To me the best compliment I had, was that we appeared relaxed and seemed to enjoy ourselves. As tango is a dance that is supposed to be for your partner and not something you do for an audience, I could think of no higher praise.

Talking about enjoyment takes me back to last Saturday and what was supposed to be a latin evening. These nights are just a bit of fun with some sequence dancing thrown in for good measure. This week however Marie Louise threw in some Argentine tango, I am not usually a big fan of this sort of thing, as most people here do not realise the difference in the music or its importance. But this week we had some fabulous tracks and some wonderful dances, I danced to more good tracks than I have at some of the, so-called, milongas in this country; so a vote of thanks to Salsa Wales for an excellent dance and what was unusually a the start of a three night run of tango for us.

First we had the salsa night, then Otros Aires, and then we followed this with our usual Monday practica. We shot ourselves in the foot somewhat though with Otros Aires; we had advertised it so well with our practica people, that most turned up in Prestiegne and then were too tired to come to Gresford. We still had a few who came to us instead and one brave soul who came to both. (She does not want naming here for some reason, but gets thanks just the same).

Now we are into another week of tango famine I’m afraid, no practica next week as I have to work nights. We still have next weeks Croft milonga to look forward to though before we then have a run of six practicas without break.

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Day of the Dead

Some how we never get to see the things we most want to, this has been the case with us and Otros Aires. They played in Buenos Aires the day before we travelled over and then they came to the UK for a tour while we were in Argentina.

That was two years ago so I was pleased to learn through facebook that they will be again touring the UK this week. The venues are spread far and wide across the country, but one is within driving distance at a place called Prestiegne on the mid Wales border. (No I have never heard of it either) nor have I any idea how they secured such a prestigious international Act.

I phoned up hoping to make a reservation and all they did was take my name, no payment was required at this point. I spread the word among my tango friends but could find no one who would share the journey so we set off in my little two-seater Suzuki, to the sound of Tanturi on the stereo.

The journey went well enough apart from ending up trying to drive through the centre of Bishop’s Castle, so we arrived early. We looked around the village and rejected the pay and display car parks leaving Suzy on the street just down from The Assembly Rooms.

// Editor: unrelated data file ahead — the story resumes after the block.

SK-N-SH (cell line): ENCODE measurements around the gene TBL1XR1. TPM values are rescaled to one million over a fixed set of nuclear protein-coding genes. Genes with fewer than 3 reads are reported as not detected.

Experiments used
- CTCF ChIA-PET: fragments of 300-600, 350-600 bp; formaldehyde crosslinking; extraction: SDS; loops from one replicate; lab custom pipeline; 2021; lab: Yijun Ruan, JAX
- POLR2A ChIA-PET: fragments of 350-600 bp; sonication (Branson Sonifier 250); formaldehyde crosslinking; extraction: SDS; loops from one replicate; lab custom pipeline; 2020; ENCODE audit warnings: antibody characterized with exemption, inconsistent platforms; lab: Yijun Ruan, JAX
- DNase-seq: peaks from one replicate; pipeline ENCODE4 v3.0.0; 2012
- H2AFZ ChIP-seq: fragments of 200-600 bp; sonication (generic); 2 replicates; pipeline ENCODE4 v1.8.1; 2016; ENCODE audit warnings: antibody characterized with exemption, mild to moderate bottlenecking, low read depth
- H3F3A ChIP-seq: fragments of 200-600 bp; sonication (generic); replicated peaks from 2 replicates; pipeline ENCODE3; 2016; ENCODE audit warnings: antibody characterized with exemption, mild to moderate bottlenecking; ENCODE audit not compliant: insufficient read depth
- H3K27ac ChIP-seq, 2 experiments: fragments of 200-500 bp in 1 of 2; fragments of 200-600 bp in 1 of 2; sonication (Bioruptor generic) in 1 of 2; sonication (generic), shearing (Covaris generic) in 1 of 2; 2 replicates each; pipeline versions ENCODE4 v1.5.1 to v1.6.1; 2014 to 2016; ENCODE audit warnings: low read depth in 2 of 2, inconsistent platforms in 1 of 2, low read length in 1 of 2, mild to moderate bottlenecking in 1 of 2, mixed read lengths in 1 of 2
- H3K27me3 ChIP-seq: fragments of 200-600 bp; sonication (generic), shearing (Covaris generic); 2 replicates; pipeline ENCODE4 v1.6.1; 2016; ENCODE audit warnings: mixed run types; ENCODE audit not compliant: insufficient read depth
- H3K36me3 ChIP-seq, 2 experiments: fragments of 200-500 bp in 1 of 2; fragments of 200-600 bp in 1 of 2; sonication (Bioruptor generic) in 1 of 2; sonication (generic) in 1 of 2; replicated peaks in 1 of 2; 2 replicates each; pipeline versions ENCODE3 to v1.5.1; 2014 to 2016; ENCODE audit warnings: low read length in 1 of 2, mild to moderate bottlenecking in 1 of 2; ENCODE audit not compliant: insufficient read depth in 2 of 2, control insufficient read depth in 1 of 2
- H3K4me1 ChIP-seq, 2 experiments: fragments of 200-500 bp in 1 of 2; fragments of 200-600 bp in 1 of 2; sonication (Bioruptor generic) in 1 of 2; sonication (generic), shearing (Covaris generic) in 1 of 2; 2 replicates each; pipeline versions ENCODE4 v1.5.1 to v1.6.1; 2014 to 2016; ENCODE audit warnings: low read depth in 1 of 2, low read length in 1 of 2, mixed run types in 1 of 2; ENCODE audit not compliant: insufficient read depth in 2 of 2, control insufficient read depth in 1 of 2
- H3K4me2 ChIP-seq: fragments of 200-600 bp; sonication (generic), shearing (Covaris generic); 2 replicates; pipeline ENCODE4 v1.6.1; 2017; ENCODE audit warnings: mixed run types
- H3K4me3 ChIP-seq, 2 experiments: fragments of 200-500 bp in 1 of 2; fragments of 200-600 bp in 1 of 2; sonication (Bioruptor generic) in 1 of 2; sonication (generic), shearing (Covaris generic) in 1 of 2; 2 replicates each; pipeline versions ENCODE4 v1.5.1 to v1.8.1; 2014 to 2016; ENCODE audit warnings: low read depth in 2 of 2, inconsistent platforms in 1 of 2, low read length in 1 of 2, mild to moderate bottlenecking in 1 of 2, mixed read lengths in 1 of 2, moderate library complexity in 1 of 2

The village itself was pretty enough but deserted on a Sunday afternoon. So we wandered around looking for somewhere to eat. The Radnor Arms Hotel looked good and we had friends staying there, but they would not serve food until after six, too close to the start time we thought. Across the road we saw The Royal Oak; “food served during licensing hours” it said, this looked promising.

As we approached it all looked just a bit local, the smokers were all assembled outside the door and inside looked packed.  Once through the door it was no different, football was on the TV and the crowd were shouting abuse at the ref. We asked if food was being served and the friendly landlady told us we could go through to the dining room where it would be quieter. As we sat there we could still hear the locals abusing the ref, the staff and each other, every other word was a profanity but with such good humour, we just listened and enjoyed. The accent was pure midshires, not Welsh as you would expect. In truth though this area has changed from Welsh to English so often that you could not define the people as either. One of the bloodiest battles of Owain Glyndwr was fought not far from here The battle of Pilleth and it is remembered in many of the place names.

I ordered the steak and kidney pudding and Viv the lasagne. I must admit to feeling guilty, the pudding was so big we had to evict the two farmers who were living on it, the portions were enormous. I think that this place normally caters for farm labourers, not travelling tango dancers so by the time we had finished we were stuffed.

The trouble was we still had two hours to kill before the show started, so when asked if we wanted desert, we said “ok but take your time”.

The landlady timed it just right, just as I was thinking “I wish I had not said that” our deserts arrived. Trouble was our puddings were as big as the main course, I had sticky toffee pudding, complete with mountain goats and yodeling maidens, Viv had Banoffee  pie with ski lifts and a couple of mountaineers.